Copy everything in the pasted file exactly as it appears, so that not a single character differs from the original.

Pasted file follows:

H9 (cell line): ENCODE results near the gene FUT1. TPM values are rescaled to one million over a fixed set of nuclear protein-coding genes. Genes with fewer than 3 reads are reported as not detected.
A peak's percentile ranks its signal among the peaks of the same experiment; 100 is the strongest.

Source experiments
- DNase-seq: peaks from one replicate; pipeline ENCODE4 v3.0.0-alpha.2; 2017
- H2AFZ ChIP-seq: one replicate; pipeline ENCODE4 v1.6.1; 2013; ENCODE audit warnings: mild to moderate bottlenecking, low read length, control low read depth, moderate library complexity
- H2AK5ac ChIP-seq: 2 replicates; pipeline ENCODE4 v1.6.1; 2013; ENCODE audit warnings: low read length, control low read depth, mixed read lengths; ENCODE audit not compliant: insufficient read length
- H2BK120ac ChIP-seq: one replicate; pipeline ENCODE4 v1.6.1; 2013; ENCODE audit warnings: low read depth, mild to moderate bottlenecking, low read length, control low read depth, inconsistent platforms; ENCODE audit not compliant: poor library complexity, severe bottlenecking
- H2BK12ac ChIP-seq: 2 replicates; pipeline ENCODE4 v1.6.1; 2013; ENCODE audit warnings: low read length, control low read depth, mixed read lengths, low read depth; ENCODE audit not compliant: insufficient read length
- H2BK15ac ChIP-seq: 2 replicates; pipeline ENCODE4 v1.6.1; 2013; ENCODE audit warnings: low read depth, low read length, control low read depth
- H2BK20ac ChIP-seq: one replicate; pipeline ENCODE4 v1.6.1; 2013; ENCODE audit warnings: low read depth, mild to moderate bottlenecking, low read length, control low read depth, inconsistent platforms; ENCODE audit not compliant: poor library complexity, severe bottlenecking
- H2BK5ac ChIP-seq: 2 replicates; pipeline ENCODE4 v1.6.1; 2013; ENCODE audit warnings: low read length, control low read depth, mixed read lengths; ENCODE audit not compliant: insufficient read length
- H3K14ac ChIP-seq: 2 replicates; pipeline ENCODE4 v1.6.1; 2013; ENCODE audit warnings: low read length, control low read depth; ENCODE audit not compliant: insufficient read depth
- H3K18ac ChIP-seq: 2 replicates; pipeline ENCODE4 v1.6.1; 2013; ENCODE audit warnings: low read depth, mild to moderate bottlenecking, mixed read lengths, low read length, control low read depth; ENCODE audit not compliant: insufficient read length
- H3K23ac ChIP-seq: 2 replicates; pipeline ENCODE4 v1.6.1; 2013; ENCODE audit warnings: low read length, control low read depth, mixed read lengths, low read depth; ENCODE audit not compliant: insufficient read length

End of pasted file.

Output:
H9 (cell line): ENCODE results near the gene FUT1. TPM values are rescaled to one million over a fixed set of nuclear protein-coding genes. Genes with fewer than 3 reads are reported as not detected.
A peak's percentile ranks its signal among the peaks of the same experiment; 100 is the strongest.

Source experiments
- DNase-seq: peaks from one replicate; pipeline ENCODE4 v3.0.0-alpha.2; 2017
- H2AFZ ChIP-seq: one replicate; pipeline ENCODE4 v1.6.1; 2013; ENCODE audit warnings: mild to moderate bottlenecking, low read length, control low read depth, moderate library complexity
- H2AK5ac ChIP-seq: 2 replicates; pipeline ENCODE4 v1.6.1; 2013; ENCODE audit warnings: low read length, control low read depth, mixed read lengths; ENCODE audit not compliant: insufficient read length
- H2BK120ac ChIP-seq: one replicate; pipeline ENCODE4 v1.6.1; 2013; ENCODE audit warnings: low read depth, mild to moderate bottlenecking, low read length, control low read depth, inconsistent platforms; ENCODE audit not compliant: poor library complexity, severe bottlenecking
- H2BK12ac ChIP-seq: 2 replicates; pipeline ENCODE4 v1.6.1; 2013; ENCODE audit warnings: low read length, control low read depth, mixed read lengths, low read depth; ENCODE audit not compliant: insufficient read length
- H2BK15ac ChIP-seq: 2 replicates; pipeline ENCODE4 v1.6.1; 2013; ENCODE audit warnings: low read depth, low read length, control low read depth
- H2BK20ac ChIP-seq: one replicate; pipeline ENCODE4 v1.6.1; 2013; ENCODE audit warnings: low read depth, mild to moderate bottlenecking, low read length, control low read depth, inconsistent platforms; ENCODE audit not compliant: poor library complexity, severe bottlenecking
- H2BK5ac ChIP-seq: 2 replicates; pipeline ENCODE4 v1.6.1; 2013; ENCODE audit warnings: low read length, control low read depth, mixed read lengths; ENCODE audit not compliant: insufficient read length
- H3K14ac ChIP-seq: 2 replicates; pipeline ENCODE4 v1.6.1; 2013; ENCODE audit warnings: low read length, control low read depth; ENCODE audit not compliant: insufficient read depth
- H3K18ac ChIP-seq: 2 replicates; pipeline ENCODE4 v1.6.1; 2013; ENCODE audit warnings: low read depth, mild to moderate bottlenecking, mixed read lengths, low read length, control low read depth; ENCODE audit not compliant: insufficient read length
- H3K23ac ChIP-seq: 2 replicates; pipeline ENCODE4 v1.6.1; 2013; ENCODE audit warnings: low read length, control low read depth, mixed read lengths, low read depth; ENCODE audit not compliant: insufficient read length